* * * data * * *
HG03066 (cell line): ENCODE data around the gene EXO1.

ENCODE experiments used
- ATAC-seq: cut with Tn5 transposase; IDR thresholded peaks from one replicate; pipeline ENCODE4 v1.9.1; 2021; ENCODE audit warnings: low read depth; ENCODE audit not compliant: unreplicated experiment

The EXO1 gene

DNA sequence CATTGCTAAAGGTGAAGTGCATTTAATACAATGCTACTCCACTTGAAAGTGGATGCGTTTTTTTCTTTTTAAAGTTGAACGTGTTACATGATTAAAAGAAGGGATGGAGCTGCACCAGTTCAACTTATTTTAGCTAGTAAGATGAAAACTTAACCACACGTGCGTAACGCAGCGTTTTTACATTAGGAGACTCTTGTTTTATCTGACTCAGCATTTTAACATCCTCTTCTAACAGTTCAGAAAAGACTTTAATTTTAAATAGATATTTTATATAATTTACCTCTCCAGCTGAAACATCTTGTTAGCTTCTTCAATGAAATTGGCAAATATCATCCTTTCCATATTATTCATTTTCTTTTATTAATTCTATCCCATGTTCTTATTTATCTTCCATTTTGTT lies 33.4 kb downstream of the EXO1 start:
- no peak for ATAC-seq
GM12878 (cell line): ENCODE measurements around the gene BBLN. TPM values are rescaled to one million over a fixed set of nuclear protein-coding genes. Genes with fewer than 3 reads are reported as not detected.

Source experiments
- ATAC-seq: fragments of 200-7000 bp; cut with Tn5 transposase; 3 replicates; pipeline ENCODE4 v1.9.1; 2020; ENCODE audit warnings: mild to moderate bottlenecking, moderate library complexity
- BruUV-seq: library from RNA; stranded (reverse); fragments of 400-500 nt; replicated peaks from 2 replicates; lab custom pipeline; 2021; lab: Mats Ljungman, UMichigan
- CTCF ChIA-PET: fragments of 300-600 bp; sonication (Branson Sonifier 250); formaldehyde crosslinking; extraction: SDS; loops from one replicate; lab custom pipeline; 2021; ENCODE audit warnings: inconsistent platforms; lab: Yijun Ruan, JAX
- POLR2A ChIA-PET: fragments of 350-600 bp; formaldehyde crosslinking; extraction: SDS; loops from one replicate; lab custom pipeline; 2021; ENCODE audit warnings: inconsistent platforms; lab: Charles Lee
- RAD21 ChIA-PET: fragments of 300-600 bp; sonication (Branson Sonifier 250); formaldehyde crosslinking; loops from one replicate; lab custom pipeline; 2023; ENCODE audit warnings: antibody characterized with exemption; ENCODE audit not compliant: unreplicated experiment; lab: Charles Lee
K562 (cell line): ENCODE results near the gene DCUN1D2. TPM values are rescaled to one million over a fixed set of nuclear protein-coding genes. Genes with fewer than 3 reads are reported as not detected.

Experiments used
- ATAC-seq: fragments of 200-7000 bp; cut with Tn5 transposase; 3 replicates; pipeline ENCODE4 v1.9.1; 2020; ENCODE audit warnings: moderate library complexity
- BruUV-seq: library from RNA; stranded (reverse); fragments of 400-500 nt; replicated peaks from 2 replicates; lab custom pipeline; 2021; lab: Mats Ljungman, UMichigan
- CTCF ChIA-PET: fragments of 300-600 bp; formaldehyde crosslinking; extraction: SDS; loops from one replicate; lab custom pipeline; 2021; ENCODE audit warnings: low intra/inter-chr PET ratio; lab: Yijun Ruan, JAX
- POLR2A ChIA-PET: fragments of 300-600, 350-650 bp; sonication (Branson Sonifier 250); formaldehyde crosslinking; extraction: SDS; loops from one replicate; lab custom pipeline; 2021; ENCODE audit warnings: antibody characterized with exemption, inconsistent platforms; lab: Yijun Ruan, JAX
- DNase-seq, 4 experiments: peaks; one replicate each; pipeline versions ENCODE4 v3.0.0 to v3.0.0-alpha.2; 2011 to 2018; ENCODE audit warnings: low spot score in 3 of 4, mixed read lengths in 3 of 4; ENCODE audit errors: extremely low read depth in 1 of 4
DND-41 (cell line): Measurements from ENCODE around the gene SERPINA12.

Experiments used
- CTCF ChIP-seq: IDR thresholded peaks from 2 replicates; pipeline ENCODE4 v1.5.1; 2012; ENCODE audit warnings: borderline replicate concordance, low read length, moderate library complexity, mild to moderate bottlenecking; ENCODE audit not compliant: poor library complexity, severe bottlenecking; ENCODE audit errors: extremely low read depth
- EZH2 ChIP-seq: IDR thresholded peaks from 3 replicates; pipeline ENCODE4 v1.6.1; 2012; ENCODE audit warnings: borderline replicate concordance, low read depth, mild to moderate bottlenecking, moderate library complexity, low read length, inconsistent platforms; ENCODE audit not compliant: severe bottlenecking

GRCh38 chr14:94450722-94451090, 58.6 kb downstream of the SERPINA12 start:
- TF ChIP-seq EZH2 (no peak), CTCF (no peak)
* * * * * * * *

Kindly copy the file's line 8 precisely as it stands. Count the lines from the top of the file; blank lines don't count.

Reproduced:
Source experiments